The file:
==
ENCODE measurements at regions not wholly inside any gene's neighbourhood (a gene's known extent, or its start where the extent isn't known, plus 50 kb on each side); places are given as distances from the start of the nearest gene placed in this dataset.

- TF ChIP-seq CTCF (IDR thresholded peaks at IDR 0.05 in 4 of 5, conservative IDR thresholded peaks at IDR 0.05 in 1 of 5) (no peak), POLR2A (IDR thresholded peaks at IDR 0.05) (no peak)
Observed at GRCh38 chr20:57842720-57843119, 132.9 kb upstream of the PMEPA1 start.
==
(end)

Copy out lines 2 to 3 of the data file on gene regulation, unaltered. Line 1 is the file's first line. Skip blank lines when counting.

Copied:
- TF ChIP-seq CTCF (IDR thresholded peaks at IDR 0.05 in 4 of 5, conservative IDR thresholded peaks at IDR 0.05 in 1 of 5) (no peak), POLR2A (IDR thresholded peaks at IDR 0.05) (no peak)
Observed at GRCh38 chr20:57842720-57843119, 132.9 kb upstream of the PMEPA1 start.